Editor’s Note: Want to make your landing page beautiful and high-converting? Learn the 7 Principles of Conversion-Centered Design to see how creating more focus on your landing page can help you increase sales.
2. Long, hard-to-read copy
One of the biggest takeaways from the 2020 Conversion Benchmark Report is that the best-converting ecommerce landing pages keep it short and sweet. The study shows that conversion rates typically increase with easier readability scores and decrease with higher word counts. So while pages on Amazon tend to go long (and get technical) sometimes, you can make shopping easier with a simple and user-friendly shopping experience.
3. Generic on-site pages
For the most part, every brand looks the same on Amazon—which means there’s not a lot of opportunity for differentiation. This is where your online storefront and ecommerce landing pages have a chance to shine. Compare the generic Amazon example for an electric toothbrush above to this Unbounce landing page example for a Goby toothbrush. Shoppers are more likely to remember your brand and hit that “Shop Now” button when you put products in the best possible spotlight.
How to Compete with Amazon at Every Stage of the Funnel [A Beginner’s Guide for Online Brands and Marketers]
Competing with Amazon takes brains, not brawn. You need a thorough understanding of the marketing funnel—awareness, consideration, decision, and post-sale—for any hope of growing your sales. Here are some more tips to consider as you move shoppers through the buying journey.
1. Build awareness at the top of funnel
You might make the best-performing running shoe on the planet, but if no one knows your brand exists you’ll never sell a pair. Build awareness by developing a strong brand and getting it in front of potential customers before they realize they need your product.
Run a display ad campaign via Google Ads.
Unlike PPC ad campaigns, which appear based on keywords in search queries, display ads are targeted based on various combinations of demographic and psychographic segments. These can be great for grabbing the attention of potential shoppers. Google Shopping campaigns are also becoming a popular way to get in front of audiences early on in the process.
Leverage social media platforms.
The potential for audience targeting on social platforms is powerful, and the time users spend scrolling every day makes it worth the investment for you to show up there, too—either through paid advertising or organically. Social media is used to some degree in almost every stage of the funnel. Active online engagement, in the places your target audience dwells, can get your brand in front of your future customers.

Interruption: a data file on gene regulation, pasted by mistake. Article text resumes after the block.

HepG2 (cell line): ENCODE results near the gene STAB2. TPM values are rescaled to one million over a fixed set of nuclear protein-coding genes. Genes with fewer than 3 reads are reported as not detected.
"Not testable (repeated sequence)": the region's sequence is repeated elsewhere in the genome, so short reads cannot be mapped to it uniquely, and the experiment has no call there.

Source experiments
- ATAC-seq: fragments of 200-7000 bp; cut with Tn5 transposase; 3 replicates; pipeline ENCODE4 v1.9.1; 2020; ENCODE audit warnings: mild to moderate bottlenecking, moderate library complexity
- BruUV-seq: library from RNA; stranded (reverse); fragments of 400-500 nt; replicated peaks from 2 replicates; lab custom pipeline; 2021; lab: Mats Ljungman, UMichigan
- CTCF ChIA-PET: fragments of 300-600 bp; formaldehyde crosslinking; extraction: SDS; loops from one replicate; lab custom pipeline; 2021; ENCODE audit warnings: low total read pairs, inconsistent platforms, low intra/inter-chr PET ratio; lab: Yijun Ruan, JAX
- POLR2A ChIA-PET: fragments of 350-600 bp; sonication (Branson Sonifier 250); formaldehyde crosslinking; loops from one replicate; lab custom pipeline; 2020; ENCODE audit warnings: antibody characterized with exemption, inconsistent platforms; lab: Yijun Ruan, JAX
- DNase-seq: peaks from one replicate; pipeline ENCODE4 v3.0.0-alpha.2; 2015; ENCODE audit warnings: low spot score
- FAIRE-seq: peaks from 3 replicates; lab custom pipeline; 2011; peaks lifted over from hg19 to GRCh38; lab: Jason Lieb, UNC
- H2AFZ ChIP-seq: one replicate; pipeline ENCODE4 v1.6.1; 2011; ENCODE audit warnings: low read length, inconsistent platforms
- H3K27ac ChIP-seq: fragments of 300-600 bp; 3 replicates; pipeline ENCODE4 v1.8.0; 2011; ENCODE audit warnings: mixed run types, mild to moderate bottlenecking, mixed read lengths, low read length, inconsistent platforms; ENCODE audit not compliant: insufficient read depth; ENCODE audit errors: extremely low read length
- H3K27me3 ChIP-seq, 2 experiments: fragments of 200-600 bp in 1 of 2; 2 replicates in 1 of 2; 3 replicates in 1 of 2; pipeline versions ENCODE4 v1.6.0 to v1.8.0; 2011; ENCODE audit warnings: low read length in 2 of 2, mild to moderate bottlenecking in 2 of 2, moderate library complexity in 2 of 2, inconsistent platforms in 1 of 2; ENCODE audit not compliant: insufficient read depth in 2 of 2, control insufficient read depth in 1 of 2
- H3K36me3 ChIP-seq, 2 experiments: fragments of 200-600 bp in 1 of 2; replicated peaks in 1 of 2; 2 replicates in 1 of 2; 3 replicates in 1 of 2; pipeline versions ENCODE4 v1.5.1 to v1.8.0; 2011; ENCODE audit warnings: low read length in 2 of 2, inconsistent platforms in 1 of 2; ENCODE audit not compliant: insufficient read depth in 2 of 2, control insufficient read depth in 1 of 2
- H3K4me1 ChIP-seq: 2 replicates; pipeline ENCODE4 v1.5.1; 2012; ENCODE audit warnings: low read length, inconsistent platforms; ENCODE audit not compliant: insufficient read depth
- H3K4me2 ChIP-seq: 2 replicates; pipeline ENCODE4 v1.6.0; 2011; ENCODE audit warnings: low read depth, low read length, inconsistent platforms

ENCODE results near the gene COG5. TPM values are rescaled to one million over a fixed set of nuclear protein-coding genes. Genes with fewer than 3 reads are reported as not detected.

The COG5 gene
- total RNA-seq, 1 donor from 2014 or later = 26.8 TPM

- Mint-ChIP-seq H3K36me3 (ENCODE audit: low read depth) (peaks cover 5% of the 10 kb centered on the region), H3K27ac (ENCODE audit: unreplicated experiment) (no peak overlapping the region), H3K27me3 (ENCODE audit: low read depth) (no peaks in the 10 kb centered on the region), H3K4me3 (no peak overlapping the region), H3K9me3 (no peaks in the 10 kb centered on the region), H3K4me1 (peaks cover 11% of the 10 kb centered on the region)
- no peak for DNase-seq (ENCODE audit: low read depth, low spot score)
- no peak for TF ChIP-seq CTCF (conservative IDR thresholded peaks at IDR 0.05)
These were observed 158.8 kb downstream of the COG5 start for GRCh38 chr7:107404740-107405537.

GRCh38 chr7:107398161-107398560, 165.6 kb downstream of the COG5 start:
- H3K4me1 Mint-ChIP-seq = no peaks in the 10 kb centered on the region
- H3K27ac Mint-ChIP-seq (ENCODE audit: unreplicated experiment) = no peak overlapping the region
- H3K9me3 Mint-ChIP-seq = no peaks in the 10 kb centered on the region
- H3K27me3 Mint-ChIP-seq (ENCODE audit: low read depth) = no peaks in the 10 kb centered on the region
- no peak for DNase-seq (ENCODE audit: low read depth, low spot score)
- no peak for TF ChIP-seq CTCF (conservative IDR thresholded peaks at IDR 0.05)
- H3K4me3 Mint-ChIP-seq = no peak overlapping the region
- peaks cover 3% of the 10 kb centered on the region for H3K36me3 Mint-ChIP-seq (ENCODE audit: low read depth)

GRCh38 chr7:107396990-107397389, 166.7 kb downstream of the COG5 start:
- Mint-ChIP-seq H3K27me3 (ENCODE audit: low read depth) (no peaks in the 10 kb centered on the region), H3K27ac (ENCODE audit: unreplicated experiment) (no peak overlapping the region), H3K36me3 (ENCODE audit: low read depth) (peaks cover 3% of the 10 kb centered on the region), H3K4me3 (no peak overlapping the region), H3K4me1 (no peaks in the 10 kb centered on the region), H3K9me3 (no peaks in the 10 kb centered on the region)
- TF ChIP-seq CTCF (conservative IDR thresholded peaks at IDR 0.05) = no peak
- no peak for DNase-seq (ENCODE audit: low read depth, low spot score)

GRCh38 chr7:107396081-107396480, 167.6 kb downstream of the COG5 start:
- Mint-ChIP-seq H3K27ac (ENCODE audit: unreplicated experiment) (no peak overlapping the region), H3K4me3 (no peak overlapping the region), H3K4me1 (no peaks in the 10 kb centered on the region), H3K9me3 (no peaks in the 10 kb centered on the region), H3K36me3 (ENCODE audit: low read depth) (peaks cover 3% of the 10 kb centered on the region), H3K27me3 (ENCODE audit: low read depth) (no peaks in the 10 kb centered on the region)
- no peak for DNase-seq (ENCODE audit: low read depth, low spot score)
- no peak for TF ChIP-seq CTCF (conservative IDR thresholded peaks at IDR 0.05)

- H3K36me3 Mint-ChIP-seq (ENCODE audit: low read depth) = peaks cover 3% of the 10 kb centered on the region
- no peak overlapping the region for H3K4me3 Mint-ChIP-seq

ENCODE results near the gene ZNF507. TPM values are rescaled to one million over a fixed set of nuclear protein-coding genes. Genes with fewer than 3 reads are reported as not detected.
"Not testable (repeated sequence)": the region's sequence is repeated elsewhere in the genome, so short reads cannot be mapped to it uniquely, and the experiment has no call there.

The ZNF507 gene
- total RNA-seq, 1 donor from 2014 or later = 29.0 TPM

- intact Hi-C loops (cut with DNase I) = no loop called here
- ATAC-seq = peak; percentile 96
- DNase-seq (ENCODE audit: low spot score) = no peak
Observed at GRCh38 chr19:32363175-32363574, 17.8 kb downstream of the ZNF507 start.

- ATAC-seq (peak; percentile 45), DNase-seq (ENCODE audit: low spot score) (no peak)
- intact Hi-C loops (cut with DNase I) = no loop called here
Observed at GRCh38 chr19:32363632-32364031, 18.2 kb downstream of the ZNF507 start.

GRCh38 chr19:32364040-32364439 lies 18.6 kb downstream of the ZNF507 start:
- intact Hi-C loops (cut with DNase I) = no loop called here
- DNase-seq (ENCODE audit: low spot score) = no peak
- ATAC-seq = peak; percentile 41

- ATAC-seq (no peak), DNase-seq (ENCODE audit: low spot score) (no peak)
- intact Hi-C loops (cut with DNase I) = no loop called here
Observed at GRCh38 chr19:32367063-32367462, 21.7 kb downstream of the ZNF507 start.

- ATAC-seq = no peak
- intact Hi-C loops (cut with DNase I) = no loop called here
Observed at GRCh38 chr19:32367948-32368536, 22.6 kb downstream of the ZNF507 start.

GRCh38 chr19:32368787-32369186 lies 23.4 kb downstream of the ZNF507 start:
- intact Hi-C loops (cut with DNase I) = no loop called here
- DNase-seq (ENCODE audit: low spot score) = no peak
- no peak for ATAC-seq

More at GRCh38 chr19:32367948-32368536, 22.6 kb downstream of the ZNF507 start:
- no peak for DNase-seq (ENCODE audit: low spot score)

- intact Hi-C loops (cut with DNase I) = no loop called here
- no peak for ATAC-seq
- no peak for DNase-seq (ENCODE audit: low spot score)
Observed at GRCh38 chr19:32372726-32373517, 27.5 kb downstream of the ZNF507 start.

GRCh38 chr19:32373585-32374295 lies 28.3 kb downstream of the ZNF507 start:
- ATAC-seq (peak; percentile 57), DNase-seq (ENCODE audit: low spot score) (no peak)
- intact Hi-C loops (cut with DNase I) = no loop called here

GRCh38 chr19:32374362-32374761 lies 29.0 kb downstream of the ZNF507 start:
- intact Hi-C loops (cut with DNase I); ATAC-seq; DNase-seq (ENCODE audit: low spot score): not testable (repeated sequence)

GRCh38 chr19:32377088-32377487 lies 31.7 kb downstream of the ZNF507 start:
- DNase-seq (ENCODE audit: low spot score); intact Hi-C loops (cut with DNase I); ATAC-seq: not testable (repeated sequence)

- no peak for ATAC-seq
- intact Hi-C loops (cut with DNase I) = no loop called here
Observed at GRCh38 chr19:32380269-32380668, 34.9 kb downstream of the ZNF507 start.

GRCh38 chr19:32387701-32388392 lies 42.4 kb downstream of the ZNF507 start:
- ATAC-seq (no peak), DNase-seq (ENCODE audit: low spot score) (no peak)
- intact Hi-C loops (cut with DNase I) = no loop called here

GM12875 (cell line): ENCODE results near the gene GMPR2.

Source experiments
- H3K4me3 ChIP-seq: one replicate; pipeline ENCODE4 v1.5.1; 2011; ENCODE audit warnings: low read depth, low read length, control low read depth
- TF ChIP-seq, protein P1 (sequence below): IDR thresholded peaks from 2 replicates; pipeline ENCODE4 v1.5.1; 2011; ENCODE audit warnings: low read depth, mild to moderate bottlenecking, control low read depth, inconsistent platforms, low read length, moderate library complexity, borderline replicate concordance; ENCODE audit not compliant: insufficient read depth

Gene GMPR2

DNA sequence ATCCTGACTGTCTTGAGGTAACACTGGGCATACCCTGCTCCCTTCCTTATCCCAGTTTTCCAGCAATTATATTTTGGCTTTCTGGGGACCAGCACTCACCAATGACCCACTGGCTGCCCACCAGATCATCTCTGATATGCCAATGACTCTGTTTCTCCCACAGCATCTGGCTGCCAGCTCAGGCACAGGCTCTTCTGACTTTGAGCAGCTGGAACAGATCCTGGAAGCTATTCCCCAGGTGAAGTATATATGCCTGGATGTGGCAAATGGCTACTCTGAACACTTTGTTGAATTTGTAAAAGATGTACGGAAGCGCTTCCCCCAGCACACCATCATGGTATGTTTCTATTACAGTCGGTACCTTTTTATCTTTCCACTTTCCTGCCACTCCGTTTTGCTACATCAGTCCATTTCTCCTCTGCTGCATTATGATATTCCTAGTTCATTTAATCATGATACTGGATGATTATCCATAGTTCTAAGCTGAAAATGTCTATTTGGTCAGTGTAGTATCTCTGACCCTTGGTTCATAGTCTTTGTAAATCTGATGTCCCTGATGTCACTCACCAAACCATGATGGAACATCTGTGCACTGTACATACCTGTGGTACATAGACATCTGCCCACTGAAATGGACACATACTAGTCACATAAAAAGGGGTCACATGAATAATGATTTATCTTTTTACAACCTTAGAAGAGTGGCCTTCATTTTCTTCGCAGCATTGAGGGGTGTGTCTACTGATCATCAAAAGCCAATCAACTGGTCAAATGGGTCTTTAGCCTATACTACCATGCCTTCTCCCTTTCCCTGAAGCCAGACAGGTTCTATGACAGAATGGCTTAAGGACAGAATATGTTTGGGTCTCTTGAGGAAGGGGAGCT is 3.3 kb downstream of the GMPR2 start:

Earn awareness through word of mouth.
One of the best ways to make people aware of your products is to surprise and delight your current customers so much they tell all their friends and family about you. A little more complicated but doubly effective is through public relations. If your business has an interesting story to tell, you might be able to score some media coverage.
Don’t count out local.
You’ll have an advantage in your own geographic area, especially if you have an active brick-and-mortar there. Leverage local advertising and PR to spread more awareness. If the target market is right for you, some local businesses have found success advertising on Nextdoor.
2. Target shoppers in the consideration stage
Amazon is a popular choice for many reasons, but pricing and shipping are at the top of the list. Your business needs to be able to offer other compelling opportunities that Amazon can’t match.
Educate your shoppers.
Content marketing isn’t just important for search engine optimization—it’s also one area of the funnel where Amazon doesn’t compete. This leaves a door open for you to develop brand trust and create a reputation as an industry leader. Solo Stove, for example, is a leading name in fire pits and camp stoves that has embraced this opportunity with a fun and informative blog, featuring topics their target audience wants to learn more about.
Distinguish your brand.
Think about your ideal customer and their goals and aspirations. Does your on-site branding reflect those aspirations? For instance, you might want to consider positioning your business as a high-end, bespoke shop as opposed to Amazon’s feel of a digital “big box store.” This Unbounce-built landing page example from waterdrop has a conversion rate over 50%—which makes it a prime example of how effective this strategy can be.
Run a PPC campaign.
Using a targeted Google PPC ad campaign can highlight your brand before customers find Amazon links in the search results, putting you front and center. A well-crafted ad that nails search intent can get your brand at the top of a search results page, letting potential shoppers know that you exist and are ready to meet their needs.